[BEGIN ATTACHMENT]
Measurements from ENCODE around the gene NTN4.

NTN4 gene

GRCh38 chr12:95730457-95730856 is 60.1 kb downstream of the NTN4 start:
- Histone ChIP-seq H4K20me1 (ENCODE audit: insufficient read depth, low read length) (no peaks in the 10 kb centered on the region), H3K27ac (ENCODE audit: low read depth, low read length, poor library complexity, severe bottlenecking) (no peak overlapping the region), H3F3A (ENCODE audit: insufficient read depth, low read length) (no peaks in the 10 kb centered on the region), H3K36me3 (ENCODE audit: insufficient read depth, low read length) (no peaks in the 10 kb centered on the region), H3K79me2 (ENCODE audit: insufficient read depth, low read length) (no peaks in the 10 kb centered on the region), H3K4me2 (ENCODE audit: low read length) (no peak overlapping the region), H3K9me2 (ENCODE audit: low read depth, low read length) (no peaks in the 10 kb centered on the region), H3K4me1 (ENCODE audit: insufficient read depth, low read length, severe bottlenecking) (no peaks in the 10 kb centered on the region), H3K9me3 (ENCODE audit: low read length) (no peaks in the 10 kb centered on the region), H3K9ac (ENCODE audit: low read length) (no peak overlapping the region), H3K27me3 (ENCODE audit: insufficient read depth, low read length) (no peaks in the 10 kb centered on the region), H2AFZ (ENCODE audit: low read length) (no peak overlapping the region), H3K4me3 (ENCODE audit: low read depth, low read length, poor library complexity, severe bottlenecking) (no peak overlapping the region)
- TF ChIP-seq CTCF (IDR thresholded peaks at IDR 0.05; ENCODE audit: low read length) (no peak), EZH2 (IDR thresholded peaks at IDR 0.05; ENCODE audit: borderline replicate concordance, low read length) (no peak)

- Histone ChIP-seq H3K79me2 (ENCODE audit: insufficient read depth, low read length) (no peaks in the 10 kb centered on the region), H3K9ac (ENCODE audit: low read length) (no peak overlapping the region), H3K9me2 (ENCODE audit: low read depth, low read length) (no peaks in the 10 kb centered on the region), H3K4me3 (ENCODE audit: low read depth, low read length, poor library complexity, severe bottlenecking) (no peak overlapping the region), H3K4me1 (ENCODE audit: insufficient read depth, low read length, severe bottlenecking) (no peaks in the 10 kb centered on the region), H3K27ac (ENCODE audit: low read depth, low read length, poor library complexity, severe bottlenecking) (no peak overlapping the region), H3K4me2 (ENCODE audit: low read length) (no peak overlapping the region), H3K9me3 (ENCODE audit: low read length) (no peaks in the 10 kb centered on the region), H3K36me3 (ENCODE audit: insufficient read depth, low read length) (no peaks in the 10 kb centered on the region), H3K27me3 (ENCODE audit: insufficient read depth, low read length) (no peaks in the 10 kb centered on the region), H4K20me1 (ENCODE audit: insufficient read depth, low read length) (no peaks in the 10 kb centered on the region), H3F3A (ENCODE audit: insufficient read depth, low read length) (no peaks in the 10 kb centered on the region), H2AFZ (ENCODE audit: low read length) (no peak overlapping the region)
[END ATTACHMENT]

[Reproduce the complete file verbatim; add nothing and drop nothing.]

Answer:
Measurements from ENCODE around the gene NTN4.

NTN4 gene

GRCh38 chr12:95730457-95730856 is 60.1 kb downstream of the NTN4 start:
- Histone ChIP-seq H4K20me1 (ENCODE audit: insufficient read depth, low read length) (no peaks in the 10 kb centered on the region), H3K27ac (ENCODE audit: low read depth, low read length, poor library complexity, severe bottlenecking) (no peak overlapping the region), H3F3A (ENCODE audit: insufficient read depth, low read length) (no peaks in the 10 kb centered on the region), H3K36me3 (ENCODE audit: insufficient read depth, low read length) (no peaks in the 10 kb centered on the region), H3K79me2 (ENCODE audit: insufficient read depth, low read length) (no peaks in the 10 kb centered on the region), H3K4me2 (ENCODE audit: low read length) (no peak overlapping the region), H3K9me2 (ENCODE audit: low read depth, low read length) (no peaks in the 10 kb centered on the region), H3K4me1 (ENCODE audit: insufficient read depth, low read length, severe bottlenecking) (no peaks in the 10 kb centered on the region), H3K9me3 (ENCODE audit: low read length) (no peaks in the 10 kb centered on the region), H3K9ac (ENCODE audit: low read length) (no peak overlapping the region), H3K27me3 (ENCODE audit: insufficient read depth, low read length) (no peaks in the 10 kb centered on the region), H2AFZ (ENCODE audit: low read length) (no peak overlapping the region), H3K4me3 (ENCODE audit: low read depth, low read length, poor library complexity, severe bottlenecking) (no peak overlapping the region)
- TF ChIP-seq CTCF (IDR thresholded peaks at IDR 0.05; ENCODE audit: low read length) (no peak), EZH2 (IDR thresholded peaks at IDR 0.05; ENCODE audit: borderline replicate concordance, low read length) (no peak)

- Histone ChIP-seq H3K79me2 (ENCODE audit: insufficient read depth, low read length) (no peaks in the 10 kb centered on the region), H3K9ac (ENCODE audit: low read length) (no peak overlapping the region), H3K9me2 (ENCODE audit: low read depth, low read length) (no peaks in the 10 kb centered on the region), H3K4me3 (ENCODE audit: low read depth, low read length, poor library complexity, severe bottlenecking) (no peak overlapping the region), H3K4me1 (ENCODE audit: insufficient read depth, low read length, severe bottlenecking) (no peaks in the 10 kb centered on the region), H3K27ac (ENCODE audit: low read depth, low read length, poor library complexity, severe bottlenecking) (no peak overlapping the region), H3K4me2 (ENCODE audit: low read length) (no peak overlapping the region), H3K9me3 (ENCODE audit: low read length) (no peaks in the 10 kb centered on the region), H3K36me3 (ENCODE audit: insufficient read depth, low read length) (no peaks in the 10 kb centered on the region), H3K27me3 (ENCODE audit: insufficient read depth, low read length) (no peaks in the 10 kb centered on the region), H4K20me1 (ENCODE audit: insufficient read depth, low read length) (no peaks in the 10 kb centered on the region), H3F3A (ENCODE audit: insufficient read depth, low read length) (no peaks in the 10 kb centered on the region), H2AFZ (ENCODE audit: low read length) (no peak overlapping the region)